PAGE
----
US 4436646 A
A green-emitting phosphor for a cathode-ray tube contains calcium sulfide activated by cerium and lithium. Decreases in the brightness when the tube is excited with an electron beam of high current densities or is subjected to high temperatures are eliminated.
1. A green-emitting phosphor for a cathode-ray tube, consisting of calcium sulfide activated by cerium and lithium, the cerium concentration being within the range of 0.06 to 0.5 mol % and the lithium concentration being in the range 0.05 to 0.4 mol % said phosphor exhibiting a higher luminous efficiency than calcium sulfide phosphor activated by cerium and sodium when excited at a current density of 4 μA/cm2.
The present invention relates to a green-emitting phosphor for a cathode-ray tube, in particular, of a projection video apparatus.
As shown in FIG. 1, a projection video apparatus comprises three projection cathode-ray tubes R, G and B which respectively emit red light, green light and blue light; lenses L for diverging the light rays from these tubes R, G and B, respectively; and a screen S for projecting the light rays emerging from these lenses, respectively.
In a projection video apparatus of this type, the phosphor screen of the cathode-ray tube is excited by an electron beam of a current density which is more than ten fold that of the conventional display cathode-ray tube. For this reason, the temperature of the phosphor screen is raised to 60° C. or higher during the normal operation. The brightness of the phosphor screen is known to decrease with an increase in the temperature.
As a green-emitting phosphor used for a cathode-ray tube of a projection video apparatus is conventionally known which comprises zinc silicate (Zn2 SiO4 :Mn) activated by manganese of gadolinium oxysulfide (Gd2 O2 S:Tb) activated by terbium.
However, upon being excited with an electron beam, the Zn2 SiO4 :Mn phosphor has a luminous efficiency which is as low as about 7%, and tends to cause degradation on the phosphor screen which is known as a burn. Although the Gd2 O2 S:Tb phosphor has a luminous efficiency of 10% or higher, it has inferior temperature characteristics.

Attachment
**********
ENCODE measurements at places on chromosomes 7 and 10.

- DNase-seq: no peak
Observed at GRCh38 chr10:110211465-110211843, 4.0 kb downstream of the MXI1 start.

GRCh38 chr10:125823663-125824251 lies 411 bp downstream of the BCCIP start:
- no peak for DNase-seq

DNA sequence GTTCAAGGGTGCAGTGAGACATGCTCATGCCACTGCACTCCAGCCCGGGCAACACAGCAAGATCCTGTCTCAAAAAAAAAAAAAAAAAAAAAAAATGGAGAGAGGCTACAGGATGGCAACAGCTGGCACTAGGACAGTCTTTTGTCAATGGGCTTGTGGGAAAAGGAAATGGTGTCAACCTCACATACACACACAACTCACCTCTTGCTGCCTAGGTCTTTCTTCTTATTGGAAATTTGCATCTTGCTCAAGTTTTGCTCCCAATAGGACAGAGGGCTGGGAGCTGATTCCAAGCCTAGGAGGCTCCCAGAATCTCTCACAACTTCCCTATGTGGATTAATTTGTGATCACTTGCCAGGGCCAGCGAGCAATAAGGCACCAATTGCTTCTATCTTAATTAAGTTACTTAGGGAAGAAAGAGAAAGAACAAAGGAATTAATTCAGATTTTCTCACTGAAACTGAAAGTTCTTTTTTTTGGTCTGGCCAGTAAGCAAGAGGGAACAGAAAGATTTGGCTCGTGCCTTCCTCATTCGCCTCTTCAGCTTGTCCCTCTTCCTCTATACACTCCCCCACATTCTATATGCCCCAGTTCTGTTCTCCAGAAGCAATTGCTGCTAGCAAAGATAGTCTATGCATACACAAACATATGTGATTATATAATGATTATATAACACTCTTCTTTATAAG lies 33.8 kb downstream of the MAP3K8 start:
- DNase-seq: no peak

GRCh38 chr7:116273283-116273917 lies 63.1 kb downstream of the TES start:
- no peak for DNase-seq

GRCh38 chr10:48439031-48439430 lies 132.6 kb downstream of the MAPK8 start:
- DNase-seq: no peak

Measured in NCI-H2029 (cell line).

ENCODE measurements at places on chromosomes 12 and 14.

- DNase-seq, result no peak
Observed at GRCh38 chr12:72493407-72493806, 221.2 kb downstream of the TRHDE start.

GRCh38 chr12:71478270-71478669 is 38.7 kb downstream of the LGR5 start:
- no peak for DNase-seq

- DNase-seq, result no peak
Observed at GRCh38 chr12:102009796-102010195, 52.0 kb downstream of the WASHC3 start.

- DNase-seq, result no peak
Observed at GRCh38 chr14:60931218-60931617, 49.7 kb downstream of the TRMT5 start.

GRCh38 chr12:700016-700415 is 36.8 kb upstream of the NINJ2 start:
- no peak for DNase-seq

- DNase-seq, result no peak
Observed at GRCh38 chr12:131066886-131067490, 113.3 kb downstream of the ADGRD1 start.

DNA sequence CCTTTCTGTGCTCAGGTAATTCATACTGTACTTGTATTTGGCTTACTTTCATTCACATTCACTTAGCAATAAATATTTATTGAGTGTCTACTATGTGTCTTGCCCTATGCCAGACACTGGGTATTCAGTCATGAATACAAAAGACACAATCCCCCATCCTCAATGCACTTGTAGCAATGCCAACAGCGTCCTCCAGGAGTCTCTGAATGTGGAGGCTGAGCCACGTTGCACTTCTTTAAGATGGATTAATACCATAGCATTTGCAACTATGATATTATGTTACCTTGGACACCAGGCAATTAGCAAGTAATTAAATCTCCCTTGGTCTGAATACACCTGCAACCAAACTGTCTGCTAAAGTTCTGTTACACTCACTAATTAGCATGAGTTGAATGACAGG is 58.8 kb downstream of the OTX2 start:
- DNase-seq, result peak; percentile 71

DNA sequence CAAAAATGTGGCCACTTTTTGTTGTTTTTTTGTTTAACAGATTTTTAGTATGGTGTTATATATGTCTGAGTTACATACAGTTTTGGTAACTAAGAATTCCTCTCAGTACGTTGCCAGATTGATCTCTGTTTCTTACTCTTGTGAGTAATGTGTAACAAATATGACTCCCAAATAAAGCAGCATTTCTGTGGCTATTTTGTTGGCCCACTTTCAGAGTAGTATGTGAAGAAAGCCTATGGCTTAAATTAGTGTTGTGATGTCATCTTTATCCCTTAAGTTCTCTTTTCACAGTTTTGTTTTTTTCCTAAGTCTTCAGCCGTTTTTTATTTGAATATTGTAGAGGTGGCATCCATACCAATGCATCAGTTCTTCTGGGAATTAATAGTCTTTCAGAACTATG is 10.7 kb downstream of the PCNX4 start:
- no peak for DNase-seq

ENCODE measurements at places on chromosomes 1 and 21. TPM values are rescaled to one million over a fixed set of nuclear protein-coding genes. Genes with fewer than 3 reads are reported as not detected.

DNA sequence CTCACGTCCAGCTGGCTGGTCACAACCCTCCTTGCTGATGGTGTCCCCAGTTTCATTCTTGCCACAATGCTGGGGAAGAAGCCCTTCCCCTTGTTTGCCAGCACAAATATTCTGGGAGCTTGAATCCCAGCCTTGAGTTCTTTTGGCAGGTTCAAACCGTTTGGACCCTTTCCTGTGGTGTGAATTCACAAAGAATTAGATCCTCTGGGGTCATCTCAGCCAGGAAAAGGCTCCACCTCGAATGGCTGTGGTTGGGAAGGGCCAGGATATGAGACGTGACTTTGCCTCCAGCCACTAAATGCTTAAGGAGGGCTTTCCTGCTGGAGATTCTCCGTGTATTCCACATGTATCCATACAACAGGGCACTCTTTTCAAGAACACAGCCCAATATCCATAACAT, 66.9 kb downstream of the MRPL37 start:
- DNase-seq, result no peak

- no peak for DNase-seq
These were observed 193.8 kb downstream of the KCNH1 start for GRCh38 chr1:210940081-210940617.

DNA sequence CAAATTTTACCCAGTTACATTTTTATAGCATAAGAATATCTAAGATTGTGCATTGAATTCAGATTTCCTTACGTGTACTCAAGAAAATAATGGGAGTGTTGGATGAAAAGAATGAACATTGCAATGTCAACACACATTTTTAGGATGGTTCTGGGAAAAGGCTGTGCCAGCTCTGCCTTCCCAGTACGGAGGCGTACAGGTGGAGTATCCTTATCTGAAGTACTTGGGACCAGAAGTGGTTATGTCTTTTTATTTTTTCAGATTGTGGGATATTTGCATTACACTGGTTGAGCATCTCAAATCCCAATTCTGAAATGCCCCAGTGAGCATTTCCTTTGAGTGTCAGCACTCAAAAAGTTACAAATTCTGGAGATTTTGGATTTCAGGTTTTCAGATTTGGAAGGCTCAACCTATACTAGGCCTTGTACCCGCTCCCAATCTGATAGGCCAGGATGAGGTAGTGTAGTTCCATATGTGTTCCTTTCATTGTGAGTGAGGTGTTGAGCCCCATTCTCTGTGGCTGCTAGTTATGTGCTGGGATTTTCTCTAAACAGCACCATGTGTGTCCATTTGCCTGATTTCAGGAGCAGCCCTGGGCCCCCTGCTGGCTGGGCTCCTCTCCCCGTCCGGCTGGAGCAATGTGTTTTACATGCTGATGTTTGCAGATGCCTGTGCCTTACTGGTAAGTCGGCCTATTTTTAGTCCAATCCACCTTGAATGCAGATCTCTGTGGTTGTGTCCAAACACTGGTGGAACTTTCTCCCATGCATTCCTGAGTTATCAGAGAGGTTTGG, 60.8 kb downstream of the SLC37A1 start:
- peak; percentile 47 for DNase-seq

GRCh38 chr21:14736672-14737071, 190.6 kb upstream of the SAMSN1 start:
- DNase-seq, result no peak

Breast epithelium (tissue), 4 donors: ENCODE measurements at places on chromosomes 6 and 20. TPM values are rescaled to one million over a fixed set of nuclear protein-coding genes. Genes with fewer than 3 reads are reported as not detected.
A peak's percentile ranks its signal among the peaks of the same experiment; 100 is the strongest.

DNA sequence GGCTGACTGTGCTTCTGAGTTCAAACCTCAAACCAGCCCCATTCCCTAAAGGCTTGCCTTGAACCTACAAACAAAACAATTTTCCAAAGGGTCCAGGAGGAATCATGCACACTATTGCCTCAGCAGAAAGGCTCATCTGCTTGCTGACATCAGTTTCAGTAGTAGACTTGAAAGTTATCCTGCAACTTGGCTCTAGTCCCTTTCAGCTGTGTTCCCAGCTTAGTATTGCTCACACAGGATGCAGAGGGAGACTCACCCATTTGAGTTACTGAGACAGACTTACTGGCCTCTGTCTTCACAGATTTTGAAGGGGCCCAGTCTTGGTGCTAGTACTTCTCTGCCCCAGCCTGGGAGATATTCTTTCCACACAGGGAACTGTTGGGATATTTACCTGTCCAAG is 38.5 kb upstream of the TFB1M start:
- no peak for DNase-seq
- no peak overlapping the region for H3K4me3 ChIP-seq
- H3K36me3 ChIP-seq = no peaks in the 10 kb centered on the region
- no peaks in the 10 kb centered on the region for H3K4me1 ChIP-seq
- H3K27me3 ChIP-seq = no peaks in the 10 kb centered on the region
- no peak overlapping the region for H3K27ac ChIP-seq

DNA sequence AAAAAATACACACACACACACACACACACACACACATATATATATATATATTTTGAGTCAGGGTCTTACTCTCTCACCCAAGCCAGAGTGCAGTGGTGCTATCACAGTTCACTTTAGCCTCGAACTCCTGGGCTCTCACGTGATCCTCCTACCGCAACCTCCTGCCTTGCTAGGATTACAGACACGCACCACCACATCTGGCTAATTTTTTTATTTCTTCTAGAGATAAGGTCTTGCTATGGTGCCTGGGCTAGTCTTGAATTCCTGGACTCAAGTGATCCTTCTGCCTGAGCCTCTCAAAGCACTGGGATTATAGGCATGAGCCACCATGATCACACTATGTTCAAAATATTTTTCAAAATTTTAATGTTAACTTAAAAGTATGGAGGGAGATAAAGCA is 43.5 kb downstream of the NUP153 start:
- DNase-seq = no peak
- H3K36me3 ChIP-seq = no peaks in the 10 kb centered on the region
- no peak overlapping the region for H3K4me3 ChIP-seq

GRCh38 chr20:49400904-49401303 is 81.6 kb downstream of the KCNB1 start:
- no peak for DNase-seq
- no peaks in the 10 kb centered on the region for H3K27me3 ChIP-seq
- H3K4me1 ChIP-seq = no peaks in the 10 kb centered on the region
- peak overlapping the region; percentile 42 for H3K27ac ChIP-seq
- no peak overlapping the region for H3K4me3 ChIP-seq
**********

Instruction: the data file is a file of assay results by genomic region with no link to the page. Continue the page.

It is an object of the present invention to provide a green-emitting phosphor for a cathode-ray tube which causes only a small decrease in brightness when it is excited with electron beams of high current densities or when it is subjected to high temperatures.
According to an aspect of the present invention, there is provided a green-emitting phosphor for a cathode-ray tube comprising calcium sulfide which is activated by cerium and lithium.
FIG. 1 is a schematic view of a projection video apparatus having a cathode-ray tube; and
FIG. 2 is a graph showing the relative luminous efficiency as a function of a current density according to the prior art and the present invention.
In order to develop a phosphor of excellent brightness characteristics for a cathode-ray tube which is used at high current densities or at high temperatures such as a cathode-ray tube for a projection video apparatus, the present inventors have conducted experiments on the known phosphors. A CaS:Ce-type green-emitting phosphor is known to have excellent brightness characteristics when it is adapted for a display cathode-ray tube. For example, Japanese Patent Publication No. 47-38747 discloses addition of phosphorus (P) or a halogen such as Cl, Br or I as a coactivator to a CaS:Ce-type phosphor in order to improve brightness.